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Don't let fish freeze before cleaning

Fishing Columnist Brad Laabs

This week will be the week of random considerations when it comes to ice fishing habits and tendencies.

The first up for discussion is about what you do with harvested fish before cleaning them up for the table. Many will just throw the fish on the ice. If the temp is mild or you are in a portable with some heat, probably not a problem. You want to keep them from freezing before cleaning.

In cold temps, throwing them on the ice can freeze the fish before you clean them ... not a good idea. Fish flesh deteriorates quickly in uncleaned fish. The bacteria in "fish guts" also continues to have an effect even in the cold. The blood can also settle into the flesh and be more difficult to rinse out of the fillet. Letting them freeze before cleaning them just interfered with the concept of you having fresh fish.

My suggestion is to leave water or slush in a 5 gallon pail and put your fish in that. You can also put them into a plastic bag (like the bag you got your minnows in from the bait shop) and put them in a pail or the bottom of your portable.

I have preached for years the benefit of bleeding out your fish before cleaning them, I also do that in the winter. It takes a little more effort and you will get some cold hands at times, but it is worth the effort. When you bleed out your fish before cleaning, there will be no blood in the fillets and become very easy to rinse out. You also won't have to fight with a live fish on the cleaning board, get a gill plate cut, or deal with a bloody mess to clean up when you are done.

I slip a fillet knife into the gill and cut the "crop" (little section of skin/throat between the gills). Put them back in the pail of water and in a couple minutes they are ready for cleaning. The pail will be bloody and need rinsing. On the ice I will pull the fish out of the pail after they have bled out, put them into the plastic bag, and rinse the pail out by dipping a cup into my ice holes to get clean water.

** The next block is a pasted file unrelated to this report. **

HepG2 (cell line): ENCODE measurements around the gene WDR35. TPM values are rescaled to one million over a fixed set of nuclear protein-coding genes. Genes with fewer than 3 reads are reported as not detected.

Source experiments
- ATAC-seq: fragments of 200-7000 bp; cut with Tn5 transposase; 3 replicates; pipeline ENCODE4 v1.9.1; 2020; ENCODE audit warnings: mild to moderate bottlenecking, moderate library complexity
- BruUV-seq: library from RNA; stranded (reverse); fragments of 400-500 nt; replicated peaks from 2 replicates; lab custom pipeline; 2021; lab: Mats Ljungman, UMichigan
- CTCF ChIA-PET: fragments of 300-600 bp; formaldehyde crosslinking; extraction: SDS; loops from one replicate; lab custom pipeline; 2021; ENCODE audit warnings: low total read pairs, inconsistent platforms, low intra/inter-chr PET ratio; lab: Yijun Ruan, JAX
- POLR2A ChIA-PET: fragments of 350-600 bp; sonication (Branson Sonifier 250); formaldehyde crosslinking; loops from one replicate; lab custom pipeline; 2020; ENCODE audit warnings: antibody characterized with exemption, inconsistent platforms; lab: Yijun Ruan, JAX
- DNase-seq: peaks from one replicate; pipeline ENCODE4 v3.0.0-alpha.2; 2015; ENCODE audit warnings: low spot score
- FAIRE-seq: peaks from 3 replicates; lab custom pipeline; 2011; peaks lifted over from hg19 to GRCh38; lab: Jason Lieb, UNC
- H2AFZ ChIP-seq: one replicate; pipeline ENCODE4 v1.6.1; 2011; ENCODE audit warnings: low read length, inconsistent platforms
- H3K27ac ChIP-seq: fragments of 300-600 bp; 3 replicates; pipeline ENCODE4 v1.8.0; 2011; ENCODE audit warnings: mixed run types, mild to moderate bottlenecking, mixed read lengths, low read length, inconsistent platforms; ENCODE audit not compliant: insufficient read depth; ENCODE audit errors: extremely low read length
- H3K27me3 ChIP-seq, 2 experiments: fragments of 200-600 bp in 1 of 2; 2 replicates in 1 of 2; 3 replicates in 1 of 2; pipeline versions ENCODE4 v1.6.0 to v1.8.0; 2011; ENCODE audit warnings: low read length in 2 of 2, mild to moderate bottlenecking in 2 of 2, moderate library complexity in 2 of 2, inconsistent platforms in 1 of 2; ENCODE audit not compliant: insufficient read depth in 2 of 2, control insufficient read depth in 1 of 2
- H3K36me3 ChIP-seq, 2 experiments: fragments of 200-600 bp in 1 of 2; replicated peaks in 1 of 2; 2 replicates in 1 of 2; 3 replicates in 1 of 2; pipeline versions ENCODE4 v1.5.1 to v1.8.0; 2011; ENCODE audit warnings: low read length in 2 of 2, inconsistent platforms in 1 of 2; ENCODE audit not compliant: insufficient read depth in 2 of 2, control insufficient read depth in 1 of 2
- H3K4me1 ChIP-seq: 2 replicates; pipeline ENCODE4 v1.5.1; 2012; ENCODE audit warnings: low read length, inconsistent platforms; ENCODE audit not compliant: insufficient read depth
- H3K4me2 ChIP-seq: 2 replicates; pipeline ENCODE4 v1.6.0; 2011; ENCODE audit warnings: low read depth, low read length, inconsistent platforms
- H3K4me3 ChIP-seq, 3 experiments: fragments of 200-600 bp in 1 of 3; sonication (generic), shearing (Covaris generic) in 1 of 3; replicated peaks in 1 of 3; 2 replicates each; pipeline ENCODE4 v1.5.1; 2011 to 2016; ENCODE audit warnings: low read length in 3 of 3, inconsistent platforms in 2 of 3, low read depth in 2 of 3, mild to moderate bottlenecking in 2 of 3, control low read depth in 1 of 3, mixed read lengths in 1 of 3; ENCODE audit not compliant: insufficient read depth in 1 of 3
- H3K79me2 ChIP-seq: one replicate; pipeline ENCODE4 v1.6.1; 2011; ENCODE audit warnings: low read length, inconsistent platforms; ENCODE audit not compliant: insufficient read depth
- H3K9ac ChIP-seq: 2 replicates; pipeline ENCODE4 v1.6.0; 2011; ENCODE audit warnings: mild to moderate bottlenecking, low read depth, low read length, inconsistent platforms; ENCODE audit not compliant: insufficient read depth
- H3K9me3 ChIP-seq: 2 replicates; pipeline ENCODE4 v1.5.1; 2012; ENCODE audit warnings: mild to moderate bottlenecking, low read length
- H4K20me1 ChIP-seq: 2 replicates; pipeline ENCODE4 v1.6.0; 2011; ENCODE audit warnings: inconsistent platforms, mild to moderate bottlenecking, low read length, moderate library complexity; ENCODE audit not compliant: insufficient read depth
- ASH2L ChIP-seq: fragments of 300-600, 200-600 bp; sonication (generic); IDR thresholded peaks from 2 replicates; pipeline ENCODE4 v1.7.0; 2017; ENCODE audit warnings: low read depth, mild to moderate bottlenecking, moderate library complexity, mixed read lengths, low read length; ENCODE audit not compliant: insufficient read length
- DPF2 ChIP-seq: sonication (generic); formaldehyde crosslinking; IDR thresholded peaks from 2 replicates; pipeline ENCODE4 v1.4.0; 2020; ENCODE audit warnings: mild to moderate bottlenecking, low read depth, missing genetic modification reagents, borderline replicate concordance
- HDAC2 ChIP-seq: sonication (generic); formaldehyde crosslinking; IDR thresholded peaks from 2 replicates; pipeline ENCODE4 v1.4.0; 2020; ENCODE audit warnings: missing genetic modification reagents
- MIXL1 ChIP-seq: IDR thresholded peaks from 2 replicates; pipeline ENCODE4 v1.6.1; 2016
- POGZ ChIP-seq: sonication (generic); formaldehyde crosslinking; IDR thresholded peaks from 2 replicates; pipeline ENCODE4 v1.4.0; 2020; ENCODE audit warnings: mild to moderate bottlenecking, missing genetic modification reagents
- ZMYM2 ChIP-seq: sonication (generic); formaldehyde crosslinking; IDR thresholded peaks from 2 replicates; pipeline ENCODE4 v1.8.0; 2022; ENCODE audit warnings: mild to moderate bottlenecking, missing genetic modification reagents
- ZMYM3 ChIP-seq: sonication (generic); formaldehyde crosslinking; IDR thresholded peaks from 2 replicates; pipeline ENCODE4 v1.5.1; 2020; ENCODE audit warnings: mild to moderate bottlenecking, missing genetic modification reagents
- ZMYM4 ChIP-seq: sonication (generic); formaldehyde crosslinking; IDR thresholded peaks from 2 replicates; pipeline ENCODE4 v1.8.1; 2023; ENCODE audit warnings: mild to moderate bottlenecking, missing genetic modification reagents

Many minnows die premature deaths in the winter. Anglers will dump them out on the ice without giving them the fair opportunity to do for you what you paid them to do. Crappie minnows, fatheads and rainbows are very commonly used wintertime minnows that will survive longer than you think. Putting these minnow in a garage or cold basement area and changing water will keep them alive for weeks.

Just because it may be a week or two between trips for you doesn't mean you can't keep your bait for the next trip. Remember, you cannot transport lake water, so use well water. These minnows are hardy enough to even change out the water with city tap water, but well water is better. If you don't want to keep them, check with a fishing neighbor or buddy to see if they want them before just dumping them on the ice.

Lastly, take your garbage off the ice and dispose of it properly. It has become a habit of too many to just leave garbage on the ice.

Use your plastic grocery bag, a minnow bag, or one of your pails to collect your wrappers, propane bottles, beer cans, sandwich wrappers, etc. Take it with you and throw into your own garbage at home. Don't leave it on the ice, at the access, or thrown out on the road like we have seen done during high lake use times. Enjoy the rest of the ice time we have left.

(Laabs owns Brad Laabs Guide Service in Detroit Lakes)

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